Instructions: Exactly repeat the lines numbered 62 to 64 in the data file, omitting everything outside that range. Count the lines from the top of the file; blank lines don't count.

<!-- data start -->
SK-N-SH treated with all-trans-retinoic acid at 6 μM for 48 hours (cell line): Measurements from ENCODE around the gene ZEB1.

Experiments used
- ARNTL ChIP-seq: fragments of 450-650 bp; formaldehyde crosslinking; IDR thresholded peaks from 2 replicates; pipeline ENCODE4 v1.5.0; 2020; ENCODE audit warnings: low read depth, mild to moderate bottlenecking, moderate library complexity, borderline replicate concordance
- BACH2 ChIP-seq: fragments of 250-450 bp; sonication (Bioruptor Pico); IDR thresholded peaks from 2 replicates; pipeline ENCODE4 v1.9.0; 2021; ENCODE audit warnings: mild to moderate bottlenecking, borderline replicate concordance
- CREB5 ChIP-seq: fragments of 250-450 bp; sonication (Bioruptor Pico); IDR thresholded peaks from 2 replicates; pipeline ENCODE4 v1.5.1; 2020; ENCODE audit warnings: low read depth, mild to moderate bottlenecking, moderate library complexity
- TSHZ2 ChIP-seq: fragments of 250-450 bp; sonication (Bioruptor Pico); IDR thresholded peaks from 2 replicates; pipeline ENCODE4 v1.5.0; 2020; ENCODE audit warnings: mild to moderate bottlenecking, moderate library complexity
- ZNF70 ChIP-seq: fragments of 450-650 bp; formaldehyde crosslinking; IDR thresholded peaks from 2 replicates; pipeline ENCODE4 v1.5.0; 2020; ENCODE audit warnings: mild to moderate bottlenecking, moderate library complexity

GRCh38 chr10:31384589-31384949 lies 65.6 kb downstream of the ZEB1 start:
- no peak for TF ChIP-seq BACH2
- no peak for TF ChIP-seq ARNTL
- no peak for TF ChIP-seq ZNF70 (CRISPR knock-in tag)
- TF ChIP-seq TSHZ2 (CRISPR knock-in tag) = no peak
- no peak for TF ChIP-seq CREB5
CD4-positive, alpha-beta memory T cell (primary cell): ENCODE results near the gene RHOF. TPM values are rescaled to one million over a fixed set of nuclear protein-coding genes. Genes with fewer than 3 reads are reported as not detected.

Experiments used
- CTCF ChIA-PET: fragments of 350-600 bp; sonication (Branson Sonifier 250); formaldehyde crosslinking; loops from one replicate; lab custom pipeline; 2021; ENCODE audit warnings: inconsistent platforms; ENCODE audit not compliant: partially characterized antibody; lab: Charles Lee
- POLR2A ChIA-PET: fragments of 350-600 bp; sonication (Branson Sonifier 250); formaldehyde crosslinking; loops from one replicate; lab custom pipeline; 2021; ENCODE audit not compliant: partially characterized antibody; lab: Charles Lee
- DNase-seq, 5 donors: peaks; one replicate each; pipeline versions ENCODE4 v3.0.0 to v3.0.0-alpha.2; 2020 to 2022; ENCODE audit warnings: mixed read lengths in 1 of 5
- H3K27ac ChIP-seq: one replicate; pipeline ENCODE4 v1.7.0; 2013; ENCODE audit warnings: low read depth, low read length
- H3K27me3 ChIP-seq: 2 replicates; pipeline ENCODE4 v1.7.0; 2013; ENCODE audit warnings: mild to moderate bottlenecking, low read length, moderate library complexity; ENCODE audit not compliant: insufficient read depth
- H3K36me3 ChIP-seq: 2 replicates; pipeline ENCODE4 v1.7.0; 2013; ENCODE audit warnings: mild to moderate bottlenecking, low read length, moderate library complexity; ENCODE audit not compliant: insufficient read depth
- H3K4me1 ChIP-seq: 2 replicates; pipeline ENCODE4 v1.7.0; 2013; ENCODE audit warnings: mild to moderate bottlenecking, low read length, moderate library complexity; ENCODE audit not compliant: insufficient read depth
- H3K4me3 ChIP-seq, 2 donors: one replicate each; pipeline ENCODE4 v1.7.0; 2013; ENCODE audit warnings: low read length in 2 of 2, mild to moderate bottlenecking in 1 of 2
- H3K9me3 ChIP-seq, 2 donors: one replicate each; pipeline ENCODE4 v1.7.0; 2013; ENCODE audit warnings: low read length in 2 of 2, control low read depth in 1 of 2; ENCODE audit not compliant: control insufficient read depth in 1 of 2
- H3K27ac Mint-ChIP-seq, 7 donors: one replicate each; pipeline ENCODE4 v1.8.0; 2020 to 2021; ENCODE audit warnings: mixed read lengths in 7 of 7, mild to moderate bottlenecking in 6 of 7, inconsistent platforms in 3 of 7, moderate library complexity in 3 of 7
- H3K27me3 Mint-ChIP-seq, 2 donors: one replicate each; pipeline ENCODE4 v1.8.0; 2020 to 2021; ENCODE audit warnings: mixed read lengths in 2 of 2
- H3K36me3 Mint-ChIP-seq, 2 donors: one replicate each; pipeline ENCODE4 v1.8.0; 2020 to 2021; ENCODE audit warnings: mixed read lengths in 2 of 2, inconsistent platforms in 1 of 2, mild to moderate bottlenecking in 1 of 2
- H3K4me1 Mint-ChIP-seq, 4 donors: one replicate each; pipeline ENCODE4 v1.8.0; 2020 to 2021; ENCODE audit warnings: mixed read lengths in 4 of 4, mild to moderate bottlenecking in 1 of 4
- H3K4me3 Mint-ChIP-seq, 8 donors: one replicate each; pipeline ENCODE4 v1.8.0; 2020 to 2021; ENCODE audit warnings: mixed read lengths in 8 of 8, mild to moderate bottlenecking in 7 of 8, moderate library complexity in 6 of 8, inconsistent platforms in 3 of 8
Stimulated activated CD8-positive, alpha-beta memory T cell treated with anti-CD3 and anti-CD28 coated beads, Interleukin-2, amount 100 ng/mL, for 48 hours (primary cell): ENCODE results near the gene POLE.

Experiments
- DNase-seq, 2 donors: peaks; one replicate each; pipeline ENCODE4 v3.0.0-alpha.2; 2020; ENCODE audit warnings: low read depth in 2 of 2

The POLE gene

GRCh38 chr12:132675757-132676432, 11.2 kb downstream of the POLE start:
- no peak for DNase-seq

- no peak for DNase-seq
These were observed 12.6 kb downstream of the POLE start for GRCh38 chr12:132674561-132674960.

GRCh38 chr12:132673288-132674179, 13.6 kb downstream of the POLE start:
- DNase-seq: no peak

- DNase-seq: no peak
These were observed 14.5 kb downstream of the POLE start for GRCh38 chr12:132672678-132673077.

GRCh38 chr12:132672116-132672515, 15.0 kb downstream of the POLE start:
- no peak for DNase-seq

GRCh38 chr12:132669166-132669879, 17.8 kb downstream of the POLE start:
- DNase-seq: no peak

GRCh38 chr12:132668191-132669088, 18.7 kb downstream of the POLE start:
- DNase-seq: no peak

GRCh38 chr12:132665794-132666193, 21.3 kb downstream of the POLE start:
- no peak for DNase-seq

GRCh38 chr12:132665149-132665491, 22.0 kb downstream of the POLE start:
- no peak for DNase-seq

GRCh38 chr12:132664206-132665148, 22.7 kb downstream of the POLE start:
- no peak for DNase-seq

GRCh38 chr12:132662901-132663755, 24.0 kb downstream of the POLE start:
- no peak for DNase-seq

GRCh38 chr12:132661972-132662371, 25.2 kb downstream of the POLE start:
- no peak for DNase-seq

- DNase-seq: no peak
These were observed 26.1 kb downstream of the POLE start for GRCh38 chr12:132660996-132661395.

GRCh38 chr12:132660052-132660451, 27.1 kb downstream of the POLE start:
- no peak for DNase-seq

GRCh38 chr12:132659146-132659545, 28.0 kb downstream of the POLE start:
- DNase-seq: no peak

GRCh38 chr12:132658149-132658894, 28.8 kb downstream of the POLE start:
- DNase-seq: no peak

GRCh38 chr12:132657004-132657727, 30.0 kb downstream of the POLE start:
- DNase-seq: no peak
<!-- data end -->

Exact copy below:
GRCh38 chr12:132659146-132659545, 28.0 kb downstream of the POLE start:
- DNase-seq: no peak

GRCh38 chr12:132658149-132658894, 28.8 kb downstream of the POLE start: